Tuesday, April 20, 2010

Pipeline Security Hearing

The Management, Investigations, and Oversight Subcommittee of the House Homeland Security Committee held a field hearing yesterday to look at the issues surrounding pipeline security. The hearing was held in Plant City, Hillsborough County, Florida in the home district of the ranking member of the Subcommittee, Rep. Gus M. Bilirakis. It is unfortunate that these field hearings are not normally web cast. Looking at the written testimony submitted by the seven witnesses it may have been an interesting meeting. The written testimony provides some interesting insights into pipeline security issues. There were three federal witnesses (TSA, PHMSA, and the Congressional Research Service), one industry representative, and three local emergency response officials from Hillsborough County agencies. Current Pipeline Security Program Dr. Parformak, Congressional Research Service, provided a thorough review of the current state of the Federal government’s pipeline security… oversight in his testimony. I really wanted to say regulation, but he makes clear that there are no current or planned regulations for securing fuel, natural gas, or hazardous material pipelines against potential terrorist attack, nor is there any Congressional mandate or authorization for such regulations. Parformak notes that at current funding levels, the 13 authorized personnel in TSA’s Pipeline Security Division, are hard pressed to complete the Corporate Security Reviews that constitute the closest thing to regulatory action that the Department has for pipeline security. Since the CSR program was instituted in 2003, the PSD has only visited 100 of the over 1300 pipeline companies in the United States. He describes a CSR visit this way: “TSA typically sends one to three staff to hold a three to four hour interview with the operator’s security representatives followed by a visit to only one or two of the operator’s pipeline assets” (pg 6). Jack Fox, General Manager of TSA’s Pipeline Security Division, in his testimony describes a Pipeline Corporate Security Review (PCSR) visit this way: “PCSRs have enabled TSA to build relationships with pipeline operators to assess their corporate security plans and programs and to provide them with recommendations [emphasis added] for improvement” (pg 3).He agrees with the 100 companies visited, calling them the “Top 100 pipeline systems” and noted that they have started to re-visit those systems. He also notes that the Division has worked with its Canadian counterpart to conduct joint visits similar to the PCSR at the six largest ‘cross-border’ pipelines (25% of the total number). In addition to these assessment visits, Fox notes that the Division has produced a 30-minute security awareness training CD and published a Pipeline Security Smart Practices document. He describes that document as a “qualitative and quantitative examination of data from PCSRs, coupled with literature research regarding pipeline security measures and consultation with the pipeline industry, [that] identified smart practices operators can implement to promote an effective security program” (pg 3). Gary L. Forman, Chairman of the Pipeline Sector Coordinating Council, provides a summary of the current situation from the industry perspective in his testimony. His view is more positive than Dr. Performak’s, but it is instructive, none the less. He provides one of the most concise and complete descriptions of the ‘security process’ that I have ever seen on page four of his testimony. It is well worth reading; lacking only one component, oversight. Pipeline Security Problems The testimony of these four gentlemen would have made the field hearing interesting enough, but that could have been done back in Washington. What made the field hearing more interesting was the testimony from the members of the second panel; a representatives of the Sherriff’s Office, Fire and Rescue, and Emergency Management for Hillsborough County, Florida. These were people that had dealt with three major pipeline incidents in recent years, including a vandalism incident in November 2007 where two juveniles punctured an anhydrous ammonia pipeline looking for money. Typical of most hazmat pipelines this one runs a relatively short distance (30 miles) between a storage facility (in this case at Port Sutton where it is off-loaded from ocean going vessels) to manufacturing facilities further inland. These pipelines are typically owned by chemical manufacturers, importers or local pipeline companies. They don’t fall within the ‘top 100’ pipeline companies visited by TSA’s Pipeline Security Division. All three of the local witnesses describe improvements that have been made in the local security and emergency response planning since the November 2007 incident. The anhydrous ammonia pipeline owner has placed additional jacketing around all exposed sections of the pipeline to make them more resistant to attack. There have been significant planning and educational improvements made to allow for a more effective response to a pipeline incident. But, they each point to more that needs to be done. Larry Gispert, the Director of Hillsborough County Emergency Management, would like to see more contact between TSA’s PSD and his office. He also notes in his testimony that the limited staff of the PSD includes “two managers and four branch chiefs” (pg 2); that doesn’t leave much in the way of inspectors. He also notes the dichotomy of approaches for the two federal agencies looking at pipelines; “you have one agency [PHMSA] who’s goal is to make the location of buried pipelines as visible as possible so no one accidentally digs them up and another agency [TSA-PSD] that would like to make them invisible so no one can intentionally blow them up” (pg 3). Col. Ed Duncan, of the Hillsborough County Sheriff’s Office, complains in his testimony that “no federal, state or local agency has clear regulatory authority to impose security requirements on companies involved in the production and transportation of chemicals through public areas” (pg 3). He would like to see the TSA be given the authority to ““establish and enforce” such security rules. Assistant Chief Ron Rogers, of the Hillsborough County Fire Rescue, has an even more basic problem. In his testimony Rogers notes that during the 2007 incident his people could not allow the pipeline company technicians into the hot zone at the leak because they lacked the documentation that they were appropriately trained and certified in hazmat operations. He would like to see the pipeline company be made responsible for providing Medical Surveillance and hazmat technician training documentation to the Local Emergency Planning Committee. Moving Forward Chairman Carney (D, PA) opened the hearing by stating that “Given the frequency of pipeline-related incidents that occur throughout the country, coupled with the extent of both human and economic loss that could result from these incidents, it may be wise to consider whether the systems should have written regulations.” Given the testimony provided at this hearing, I think we have come far past the ‘it may be wise’ point; we are certainly at the ‘it would be prudent to require and adequately enforce written regulations’ point. Hopefully Chairman Carney and Chairman Thompson will agree; the emergency response community in Plant City, Fl certainly would.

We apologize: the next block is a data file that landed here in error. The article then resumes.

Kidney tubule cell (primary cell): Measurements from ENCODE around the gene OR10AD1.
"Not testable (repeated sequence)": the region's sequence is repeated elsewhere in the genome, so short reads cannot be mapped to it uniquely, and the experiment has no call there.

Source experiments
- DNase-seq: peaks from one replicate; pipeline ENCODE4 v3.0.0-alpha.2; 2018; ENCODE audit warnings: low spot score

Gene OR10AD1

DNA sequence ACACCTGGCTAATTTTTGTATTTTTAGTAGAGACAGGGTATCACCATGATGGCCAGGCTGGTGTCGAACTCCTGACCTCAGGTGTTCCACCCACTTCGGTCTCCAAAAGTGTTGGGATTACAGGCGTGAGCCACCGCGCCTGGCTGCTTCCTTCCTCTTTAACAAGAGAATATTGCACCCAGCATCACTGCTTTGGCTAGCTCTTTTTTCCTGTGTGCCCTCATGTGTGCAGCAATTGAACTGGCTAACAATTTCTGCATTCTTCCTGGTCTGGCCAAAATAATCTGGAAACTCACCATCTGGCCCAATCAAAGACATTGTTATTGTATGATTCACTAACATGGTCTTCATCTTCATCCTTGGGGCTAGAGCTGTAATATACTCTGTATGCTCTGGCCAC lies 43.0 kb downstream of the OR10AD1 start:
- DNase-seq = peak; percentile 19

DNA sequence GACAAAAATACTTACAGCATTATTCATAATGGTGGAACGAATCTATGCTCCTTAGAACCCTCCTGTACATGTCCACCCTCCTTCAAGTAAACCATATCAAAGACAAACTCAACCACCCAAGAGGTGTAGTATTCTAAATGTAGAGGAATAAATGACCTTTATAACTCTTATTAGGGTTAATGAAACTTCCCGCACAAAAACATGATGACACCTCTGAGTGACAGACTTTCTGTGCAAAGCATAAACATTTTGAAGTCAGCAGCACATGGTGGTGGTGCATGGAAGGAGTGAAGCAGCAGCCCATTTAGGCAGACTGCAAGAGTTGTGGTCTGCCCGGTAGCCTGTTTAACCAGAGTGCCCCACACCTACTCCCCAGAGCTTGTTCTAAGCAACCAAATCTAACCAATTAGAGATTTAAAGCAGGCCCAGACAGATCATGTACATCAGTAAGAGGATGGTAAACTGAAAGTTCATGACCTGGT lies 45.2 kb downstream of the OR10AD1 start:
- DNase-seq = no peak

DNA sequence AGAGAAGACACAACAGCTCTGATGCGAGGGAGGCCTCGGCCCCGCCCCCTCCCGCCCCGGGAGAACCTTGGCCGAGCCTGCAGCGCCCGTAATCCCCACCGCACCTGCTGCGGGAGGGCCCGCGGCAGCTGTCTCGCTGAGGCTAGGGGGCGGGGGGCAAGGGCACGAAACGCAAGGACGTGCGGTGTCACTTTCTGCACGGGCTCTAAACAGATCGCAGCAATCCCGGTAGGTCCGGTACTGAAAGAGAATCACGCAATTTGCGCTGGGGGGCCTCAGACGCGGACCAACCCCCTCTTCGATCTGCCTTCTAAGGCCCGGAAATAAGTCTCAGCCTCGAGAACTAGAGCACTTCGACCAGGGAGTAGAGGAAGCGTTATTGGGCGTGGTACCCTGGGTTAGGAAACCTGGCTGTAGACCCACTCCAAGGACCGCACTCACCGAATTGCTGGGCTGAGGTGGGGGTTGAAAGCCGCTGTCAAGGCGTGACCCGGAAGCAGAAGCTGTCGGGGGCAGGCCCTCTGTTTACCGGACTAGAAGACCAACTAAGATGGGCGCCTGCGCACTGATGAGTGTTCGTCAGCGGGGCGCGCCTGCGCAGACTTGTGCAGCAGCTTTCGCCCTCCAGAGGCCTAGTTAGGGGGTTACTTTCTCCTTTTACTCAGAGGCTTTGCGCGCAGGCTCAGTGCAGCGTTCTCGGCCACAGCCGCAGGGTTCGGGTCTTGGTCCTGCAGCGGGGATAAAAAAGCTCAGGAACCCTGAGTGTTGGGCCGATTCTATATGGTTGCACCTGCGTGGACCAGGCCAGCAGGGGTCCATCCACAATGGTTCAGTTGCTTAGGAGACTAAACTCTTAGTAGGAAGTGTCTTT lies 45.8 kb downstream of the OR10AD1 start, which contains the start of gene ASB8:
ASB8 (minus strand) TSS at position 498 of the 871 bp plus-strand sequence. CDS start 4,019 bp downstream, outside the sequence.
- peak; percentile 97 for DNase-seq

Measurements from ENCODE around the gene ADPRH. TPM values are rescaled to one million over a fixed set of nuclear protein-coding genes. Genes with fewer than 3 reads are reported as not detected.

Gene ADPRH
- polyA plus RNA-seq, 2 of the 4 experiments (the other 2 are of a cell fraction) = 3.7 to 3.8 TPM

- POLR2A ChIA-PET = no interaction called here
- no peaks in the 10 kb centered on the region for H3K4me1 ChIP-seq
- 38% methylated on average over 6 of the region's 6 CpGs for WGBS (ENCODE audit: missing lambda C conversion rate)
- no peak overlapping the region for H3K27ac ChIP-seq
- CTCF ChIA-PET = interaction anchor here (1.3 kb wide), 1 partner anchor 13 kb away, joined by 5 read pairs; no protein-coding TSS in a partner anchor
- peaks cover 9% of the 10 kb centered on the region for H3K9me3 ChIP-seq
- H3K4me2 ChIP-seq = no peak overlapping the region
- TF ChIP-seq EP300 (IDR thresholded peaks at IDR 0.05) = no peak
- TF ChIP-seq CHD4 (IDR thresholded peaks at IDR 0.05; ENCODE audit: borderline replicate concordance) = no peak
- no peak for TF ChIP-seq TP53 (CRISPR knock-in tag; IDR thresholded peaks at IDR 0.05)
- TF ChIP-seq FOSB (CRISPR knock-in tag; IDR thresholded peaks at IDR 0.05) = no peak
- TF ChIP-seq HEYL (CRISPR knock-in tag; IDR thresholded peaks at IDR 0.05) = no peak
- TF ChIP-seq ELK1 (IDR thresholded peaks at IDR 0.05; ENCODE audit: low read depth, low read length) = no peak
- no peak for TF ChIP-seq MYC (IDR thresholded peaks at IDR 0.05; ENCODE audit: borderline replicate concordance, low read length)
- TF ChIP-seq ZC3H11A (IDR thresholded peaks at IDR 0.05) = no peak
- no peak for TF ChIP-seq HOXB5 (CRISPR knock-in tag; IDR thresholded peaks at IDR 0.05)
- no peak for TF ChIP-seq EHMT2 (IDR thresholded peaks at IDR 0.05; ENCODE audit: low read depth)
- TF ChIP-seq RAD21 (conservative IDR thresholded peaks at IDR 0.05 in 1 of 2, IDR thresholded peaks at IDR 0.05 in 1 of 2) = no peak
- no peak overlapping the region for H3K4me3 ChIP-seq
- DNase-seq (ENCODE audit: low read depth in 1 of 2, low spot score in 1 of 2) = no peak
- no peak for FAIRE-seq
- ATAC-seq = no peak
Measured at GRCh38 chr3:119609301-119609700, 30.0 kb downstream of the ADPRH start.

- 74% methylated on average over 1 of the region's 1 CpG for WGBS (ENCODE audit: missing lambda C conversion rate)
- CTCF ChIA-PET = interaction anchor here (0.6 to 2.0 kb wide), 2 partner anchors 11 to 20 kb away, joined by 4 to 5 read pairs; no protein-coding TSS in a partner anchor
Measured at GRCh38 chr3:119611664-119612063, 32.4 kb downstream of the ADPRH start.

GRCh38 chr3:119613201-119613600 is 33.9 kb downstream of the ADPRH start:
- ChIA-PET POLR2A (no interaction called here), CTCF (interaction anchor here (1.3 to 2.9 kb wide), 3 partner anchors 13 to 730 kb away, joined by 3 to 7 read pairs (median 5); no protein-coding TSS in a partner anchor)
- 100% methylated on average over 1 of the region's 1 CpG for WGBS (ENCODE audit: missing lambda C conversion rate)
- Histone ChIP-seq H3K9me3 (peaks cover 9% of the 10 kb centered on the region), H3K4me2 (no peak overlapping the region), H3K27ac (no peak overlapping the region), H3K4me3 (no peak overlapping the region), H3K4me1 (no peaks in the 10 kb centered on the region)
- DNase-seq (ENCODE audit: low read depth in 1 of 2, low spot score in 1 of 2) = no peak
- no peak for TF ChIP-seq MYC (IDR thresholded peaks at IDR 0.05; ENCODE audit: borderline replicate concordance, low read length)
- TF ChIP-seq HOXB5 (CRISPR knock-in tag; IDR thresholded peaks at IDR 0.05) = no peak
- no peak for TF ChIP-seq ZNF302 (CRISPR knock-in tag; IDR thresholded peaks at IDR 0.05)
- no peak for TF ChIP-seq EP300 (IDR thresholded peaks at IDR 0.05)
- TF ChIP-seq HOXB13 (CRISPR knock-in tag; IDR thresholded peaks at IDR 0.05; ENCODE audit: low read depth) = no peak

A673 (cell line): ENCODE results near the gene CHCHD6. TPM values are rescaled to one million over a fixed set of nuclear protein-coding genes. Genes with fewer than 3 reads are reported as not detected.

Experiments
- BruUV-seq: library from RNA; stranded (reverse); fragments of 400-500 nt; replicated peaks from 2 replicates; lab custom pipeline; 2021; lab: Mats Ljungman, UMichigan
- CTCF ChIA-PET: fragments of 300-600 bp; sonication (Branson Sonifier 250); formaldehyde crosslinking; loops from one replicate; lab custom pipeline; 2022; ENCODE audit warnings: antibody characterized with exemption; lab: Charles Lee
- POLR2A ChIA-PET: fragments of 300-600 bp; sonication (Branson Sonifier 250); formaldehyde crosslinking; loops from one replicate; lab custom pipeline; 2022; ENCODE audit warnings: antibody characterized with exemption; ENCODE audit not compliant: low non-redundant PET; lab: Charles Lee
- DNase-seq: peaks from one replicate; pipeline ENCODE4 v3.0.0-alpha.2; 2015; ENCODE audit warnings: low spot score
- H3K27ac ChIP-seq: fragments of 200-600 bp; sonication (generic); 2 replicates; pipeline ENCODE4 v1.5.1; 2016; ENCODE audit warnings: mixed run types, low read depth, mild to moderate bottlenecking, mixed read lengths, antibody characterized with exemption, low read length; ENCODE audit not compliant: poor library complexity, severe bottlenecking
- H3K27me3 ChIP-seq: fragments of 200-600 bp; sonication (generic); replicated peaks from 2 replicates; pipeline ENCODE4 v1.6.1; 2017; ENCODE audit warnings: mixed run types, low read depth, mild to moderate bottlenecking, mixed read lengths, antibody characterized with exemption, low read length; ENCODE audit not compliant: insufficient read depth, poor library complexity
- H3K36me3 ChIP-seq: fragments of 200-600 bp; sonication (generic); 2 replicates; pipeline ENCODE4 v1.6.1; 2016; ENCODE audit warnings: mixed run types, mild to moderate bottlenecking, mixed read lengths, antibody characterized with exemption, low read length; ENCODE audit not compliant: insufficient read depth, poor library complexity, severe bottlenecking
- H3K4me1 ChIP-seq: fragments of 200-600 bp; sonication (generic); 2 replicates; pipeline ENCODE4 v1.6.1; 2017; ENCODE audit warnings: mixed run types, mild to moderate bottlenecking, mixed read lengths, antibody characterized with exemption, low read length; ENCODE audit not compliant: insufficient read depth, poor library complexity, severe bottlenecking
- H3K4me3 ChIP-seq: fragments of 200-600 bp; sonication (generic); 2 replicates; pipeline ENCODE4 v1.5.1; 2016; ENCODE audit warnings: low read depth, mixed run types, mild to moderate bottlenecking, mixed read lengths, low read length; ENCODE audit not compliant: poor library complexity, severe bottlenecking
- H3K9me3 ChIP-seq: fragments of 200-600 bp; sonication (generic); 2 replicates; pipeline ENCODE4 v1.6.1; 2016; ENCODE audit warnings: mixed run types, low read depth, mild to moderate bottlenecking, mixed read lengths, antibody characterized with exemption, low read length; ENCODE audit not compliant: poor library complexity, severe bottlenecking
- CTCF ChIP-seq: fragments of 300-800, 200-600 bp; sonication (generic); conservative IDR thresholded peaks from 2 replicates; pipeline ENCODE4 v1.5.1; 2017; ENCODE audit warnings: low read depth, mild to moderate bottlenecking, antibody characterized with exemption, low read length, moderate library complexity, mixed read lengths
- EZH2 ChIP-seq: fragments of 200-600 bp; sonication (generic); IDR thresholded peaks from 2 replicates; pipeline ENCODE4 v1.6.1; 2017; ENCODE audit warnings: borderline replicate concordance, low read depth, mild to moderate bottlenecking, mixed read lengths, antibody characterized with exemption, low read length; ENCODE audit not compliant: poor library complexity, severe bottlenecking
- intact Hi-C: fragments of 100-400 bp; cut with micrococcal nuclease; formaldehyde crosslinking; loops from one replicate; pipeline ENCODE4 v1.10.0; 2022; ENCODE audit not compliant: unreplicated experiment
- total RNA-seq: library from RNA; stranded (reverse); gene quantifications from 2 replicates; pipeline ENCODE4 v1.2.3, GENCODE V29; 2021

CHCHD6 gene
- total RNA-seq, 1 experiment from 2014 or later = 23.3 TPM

No comments:

/* Use this with templates/template-twocol.html */